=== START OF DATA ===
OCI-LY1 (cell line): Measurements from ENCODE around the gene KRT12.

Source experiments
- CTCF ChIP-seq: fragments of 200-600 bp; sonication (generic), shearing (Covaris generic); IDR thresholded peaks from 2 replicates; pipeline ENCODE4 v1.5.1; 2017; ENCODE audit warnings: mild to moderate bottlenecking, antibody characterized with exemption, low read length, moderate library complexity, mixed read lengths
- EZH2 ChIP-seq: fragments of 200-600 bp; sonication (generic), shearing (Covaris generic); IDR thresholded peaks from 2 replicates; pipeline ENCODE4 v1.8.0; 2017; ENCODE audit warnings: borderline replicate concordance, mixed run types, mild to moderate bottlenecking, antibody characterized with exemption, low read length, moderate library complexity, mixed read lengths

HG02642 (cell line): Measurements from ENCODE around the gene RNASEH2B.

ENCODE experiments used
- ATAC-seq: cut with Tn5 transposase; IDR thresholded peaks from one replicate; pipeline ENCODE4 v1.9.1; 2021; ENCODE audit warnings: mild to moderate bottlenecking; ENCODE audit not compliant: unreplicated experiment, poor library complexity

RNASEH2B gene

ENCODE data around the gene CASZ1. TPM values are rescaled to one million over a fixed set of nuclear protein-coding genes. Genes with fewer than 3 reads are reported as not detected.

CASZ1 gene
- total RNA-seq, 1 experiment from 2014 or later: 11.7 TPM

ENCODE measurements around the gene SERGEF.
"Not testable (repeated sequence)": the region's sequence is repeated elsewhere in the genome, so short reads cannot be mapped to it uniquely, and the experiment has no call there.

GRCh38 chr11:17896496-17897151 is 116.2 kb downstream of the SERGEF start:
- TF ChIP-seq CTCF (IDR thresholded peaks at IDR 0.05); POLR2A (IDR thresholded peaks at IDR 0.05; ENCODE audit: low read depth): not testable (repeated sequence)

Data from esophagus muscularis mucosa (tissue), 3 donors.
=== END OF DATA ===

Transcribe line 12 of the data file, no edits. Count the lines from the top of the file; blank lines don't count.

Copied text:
ENCODE measurements around the gene SERGEF.